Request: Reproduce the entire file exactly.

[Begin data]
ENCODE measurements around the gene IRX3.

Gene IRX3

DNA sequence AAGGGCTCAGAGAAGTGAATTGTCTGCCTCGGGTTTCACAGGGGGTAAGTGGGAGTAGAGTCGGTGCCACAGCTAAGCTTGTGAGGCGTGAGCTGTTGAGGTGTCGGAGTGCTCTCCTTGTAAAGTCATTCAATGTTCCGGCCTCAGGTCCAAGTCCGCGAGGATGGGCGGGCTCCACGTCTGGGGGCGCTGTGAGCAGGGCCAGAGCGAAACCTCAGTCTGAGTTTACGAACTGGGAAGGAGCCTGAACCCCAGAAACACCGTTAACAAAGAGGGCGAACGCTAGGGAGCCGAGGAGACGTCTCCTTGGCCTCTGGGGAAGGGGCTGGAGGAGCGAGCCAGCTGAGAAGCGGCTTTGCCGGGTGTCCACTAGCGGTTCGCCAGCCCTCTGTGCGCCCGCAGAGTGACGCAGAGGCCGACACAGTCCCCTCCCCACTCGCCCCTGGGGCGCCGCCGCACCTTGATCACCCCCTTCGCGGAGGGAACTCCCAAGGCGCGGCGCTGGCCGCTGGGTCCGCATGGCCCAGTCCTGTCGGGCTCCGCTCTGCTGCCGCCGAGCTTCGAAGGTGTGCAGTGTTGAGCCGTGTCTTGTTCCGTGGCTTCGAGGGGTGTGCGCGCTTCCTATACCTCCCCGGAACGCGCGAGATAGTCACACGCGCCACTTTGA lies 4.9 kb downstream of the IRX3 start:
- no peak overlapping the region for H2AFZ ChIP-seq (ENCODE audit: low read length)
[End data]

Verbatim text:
ENCODE measurements around the gene IRX3.

Gene IRX3

DNA sequence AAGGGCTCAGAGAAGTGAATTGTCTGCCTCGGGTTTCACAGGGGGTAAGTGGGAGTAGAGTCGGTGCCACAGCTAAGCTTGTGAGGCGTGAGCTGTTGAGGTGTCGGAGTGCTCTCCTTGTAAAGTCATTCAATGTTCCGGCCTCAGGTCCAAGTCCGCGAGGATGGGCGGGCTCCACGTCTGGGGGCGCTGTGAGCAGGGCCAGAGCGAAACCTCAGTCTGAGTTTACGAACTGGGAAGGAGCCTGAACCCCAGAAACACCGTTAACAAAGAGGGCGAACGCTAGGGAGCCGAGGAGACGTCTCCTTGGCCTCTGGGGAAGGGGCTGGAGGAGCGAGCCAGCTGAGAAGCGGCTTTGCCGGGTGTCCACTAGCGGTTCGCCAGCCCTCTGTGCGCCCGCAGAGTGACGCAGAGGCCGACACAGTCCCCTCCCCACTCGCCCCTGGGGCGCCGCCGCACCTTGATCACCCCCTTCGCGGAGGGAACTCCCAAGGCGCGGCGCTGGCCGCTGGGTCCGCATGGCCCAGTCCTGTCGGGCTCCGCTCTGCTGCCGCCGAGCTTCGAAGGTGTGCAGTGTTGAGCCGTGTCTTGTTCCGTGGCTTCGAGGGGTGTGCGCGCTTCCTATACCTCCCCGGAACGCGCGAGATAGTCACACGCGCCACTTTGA lies 4.9 kb downstream of the IRX3 start:
- no peak overlapping the region for H2AFZ ChIP-seq (ENCODE audit: low read length)